Harry Potter, the young wizard who is the hero of J.K. Rowling’s phenomenally successful series of children’s novels, has braved the evil archwizard Voldemort as well as lesser antagonists like the publicity-mad Professor Gilderoy Lockhart and a devious classmate named Draco Malfoy. But Harry may be facing a greater challenge to his magical powers: Chris Columbus, the director who will film “Harry Potter and the Sorcerer’s Stone.”
Columbus’ filmography includes “Home Alone,” “Mrs. Doubtfire,” “Stepmom” and the recent “Bicentennial Man,” a list that pretty much typifies processed mainstream Hollywood entertainment. Originally, Steven Spielberg was slated to direct the first attempt to bring Rowling’s charismatic orphan to the screen, but the director of “E.T.” bowed out (amid rumors that he had clashed with Rowling over his desire to set the film in America and to cast Oscar nominee Haley Joel Osment as the lead), stating, “At this time, my directorial interests are taking me in another direction.” (Spielberg instead opted to direct a science-fiction film called “A.I.”)
While some Potter fans considered Spielberg a less than ideal choice, the news that Warner Bros. had picked Columbus was greeted with even less enthusiasm. “The blandification of good, cool pop-culture funkiness continues apace,” wrote Ty Burr for Entertainment Weekly Online. In the Harry Potter Usenet group alt.fan.harry_potter, one potterphiliac entitled her posting “Nooooooo” and suggested that the film ought to be called “‘Harry Potter and the Mainstream Inflate-a-Budget Crap.’ To quote Charlie Brown: AUUUUUUUUUUUUUGH!” In Salon’s own Table Talk, Columbus was denounced as “the worst kind of hack.”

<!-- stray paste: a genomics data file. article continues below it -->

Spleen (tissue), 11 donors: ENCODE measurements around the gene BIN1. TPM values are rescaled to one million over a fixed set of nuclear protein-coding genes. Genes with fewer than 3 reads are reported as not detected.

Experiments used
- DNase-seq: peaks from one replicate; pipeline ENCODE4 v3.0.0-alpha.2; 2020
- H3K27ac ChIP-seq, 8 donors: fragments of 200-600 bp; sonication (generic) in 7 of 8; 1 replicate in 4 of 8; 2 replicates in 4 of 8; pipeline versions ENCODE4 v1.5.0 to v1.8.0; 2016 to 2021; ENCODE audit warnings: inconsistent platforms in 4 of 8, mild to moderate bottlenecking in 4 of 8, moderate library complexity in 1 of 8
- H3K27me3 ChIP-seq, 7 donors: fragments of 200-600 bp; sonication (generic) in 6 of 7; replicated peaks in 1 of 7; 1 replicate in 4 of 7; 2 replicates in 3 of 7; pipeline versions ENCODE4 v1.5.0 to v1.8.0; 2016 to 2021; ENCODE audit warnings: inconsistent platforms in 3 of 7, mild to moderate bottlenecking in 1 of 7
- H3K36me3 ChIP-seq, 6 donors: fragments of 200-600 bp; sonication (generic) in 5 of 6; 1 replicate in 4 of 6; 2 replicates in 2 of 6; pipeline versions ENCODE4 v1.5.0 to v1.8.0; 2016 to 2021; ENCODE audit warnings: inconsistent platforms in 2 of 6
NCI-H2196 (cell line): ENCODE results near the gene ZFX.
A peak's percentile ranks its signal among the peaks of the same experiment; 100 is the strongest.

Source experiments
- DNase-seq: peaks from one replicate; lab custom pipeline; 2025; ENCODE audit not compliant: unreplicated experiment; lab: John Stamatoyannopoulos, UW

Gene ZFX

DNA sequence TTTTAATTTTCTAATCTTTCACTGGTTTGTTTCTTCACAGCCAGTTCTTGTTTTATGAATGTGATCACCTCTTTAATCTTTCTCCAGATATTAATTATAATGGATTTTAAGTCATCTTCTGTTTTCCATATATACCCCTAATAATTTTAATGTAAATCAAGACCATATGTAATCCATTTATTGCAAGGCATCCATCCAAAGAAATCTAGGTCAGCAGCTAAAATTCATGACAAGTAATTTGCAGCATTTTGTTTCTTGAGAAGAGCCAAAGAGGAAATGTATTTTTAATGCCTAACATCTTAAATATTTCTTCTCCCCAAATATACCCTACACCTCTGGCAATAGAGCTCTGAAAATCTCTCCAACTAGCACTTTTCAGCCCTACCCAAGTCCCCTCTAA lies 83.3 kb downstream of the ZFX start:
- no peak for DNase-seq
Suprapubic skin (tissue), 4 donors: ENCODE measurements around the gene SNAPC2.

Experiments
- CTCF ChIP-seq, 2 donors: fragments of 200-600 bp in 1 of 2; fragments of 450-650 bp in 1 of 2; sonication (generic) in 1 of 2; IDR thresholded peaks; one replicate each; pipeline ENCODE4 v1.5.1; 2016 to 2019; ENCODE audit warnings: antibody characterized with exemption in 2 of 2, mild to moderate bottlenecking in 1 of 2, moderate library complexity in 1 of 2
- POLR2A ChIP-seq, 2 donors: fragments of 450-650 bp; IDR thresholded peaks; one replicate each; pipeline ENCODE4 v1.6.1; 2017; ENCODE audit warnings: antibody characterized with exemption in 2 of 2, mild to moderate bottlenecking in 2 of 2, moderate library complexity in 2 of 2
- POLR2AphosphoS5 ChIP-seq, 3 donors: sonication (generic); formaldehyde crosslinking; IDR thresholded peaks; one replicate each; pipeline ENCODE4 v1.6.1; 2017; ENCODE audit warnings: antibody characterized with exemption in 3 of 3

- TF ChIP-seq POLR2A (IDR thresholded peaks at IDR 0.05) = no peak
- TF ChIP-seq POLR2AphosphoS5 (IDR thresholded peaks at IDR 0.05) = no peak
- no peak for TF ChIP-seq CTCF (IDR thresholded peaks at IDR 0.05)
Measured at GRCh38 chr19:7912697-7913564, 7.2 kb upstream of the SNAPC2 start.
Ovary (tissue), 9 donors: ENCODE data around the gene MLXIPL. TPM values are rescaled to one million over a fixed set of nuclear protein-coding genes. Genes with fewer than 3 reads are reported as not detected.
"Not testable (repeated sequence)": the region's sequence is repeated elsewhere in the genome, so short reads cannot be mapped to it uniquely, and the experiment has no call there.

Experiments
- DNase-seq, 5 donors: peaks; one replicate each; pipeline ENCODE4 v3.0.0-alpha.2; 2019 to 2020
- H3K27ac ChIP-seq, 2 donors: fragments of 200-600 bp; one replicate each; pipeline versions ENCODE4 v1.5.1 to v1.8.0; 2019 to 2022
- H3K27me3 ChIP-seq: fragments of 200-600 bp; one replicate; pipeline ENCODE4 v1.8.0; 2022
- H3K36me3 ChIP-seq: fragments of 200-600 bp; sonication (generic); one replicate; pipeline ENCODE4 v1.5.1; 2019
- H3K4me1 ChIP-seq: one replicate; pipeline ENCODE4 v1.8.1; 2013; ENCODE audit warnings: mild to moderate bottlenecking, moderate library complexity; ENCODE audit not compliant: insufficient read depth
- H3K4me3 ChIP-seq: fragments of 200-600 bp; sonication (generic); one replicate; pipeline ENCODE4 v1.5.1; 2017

A.O. Scott, film critic for the New York Times, concurs. “There’s nothing in [Chris Columbus'] filmography that suggests to me that he has any understanding of the inner lives and imagination of children. And the great genius of J.K. Rowling is that she does.” For Scott, the prospect of a Columbus take on Harry’s adventures is a bleak one indeed. “There’s a thing that happens with movies where there’s an attempt to appeal to children and adults by being both crass and sentimental at the same time. J.K. Rowling does something really different. Adults love her novels because they’re so successfully aimed at the sensibilities of children, which, as opposed to being crass and sentimental, are sophisticated and earnest. There’s all kinds of fun and mischief and humor in her books, but there’s also this emotional honesty, and the humor is sophisticated, and the emotion is very forthright. With Chris Columbus movies, you have the opposite: crude humor and very fake amplified overdone emotions.”
Since Columbus has made two films with Robin Williams, the announcement of the director’s involvement with the project had some Potter fans shuddering over the prospect of Williams’ being cast as Professor Albus Dumbledore, the headmaster of the Hogwarts School of Wizardry and a benevolent, semi-paternal presence in the book. Other directors mentioned by the press as possible candidates included Rob Reiner (“Sleepless in Seattle”), Alan Parker (“Angela’s Ashes”) and Guillermo del Toro (“Mimic”), but the finalist who seems to appeal most to Potter buffs was Terry Gilliam (“Time Bandits,” “Twelve Monkeys”). “Sixth Sense” director M. Night Shyamalan and Tim Burton (“Beetlejuice”) were other favorites.
Of course, some of Columbus’ movies have been immensely (and dishearteningly) popular, and the film’s producers no doubt consider him to be “good with kids.” Harry Potter may have made a practice of triumphing over the prosaic “muggles” of this world (that’s Rowling’s term for people without wizardly powers), but surviving the Columbus treatment with some of his, well, magic, intact would be his greatest feat yet.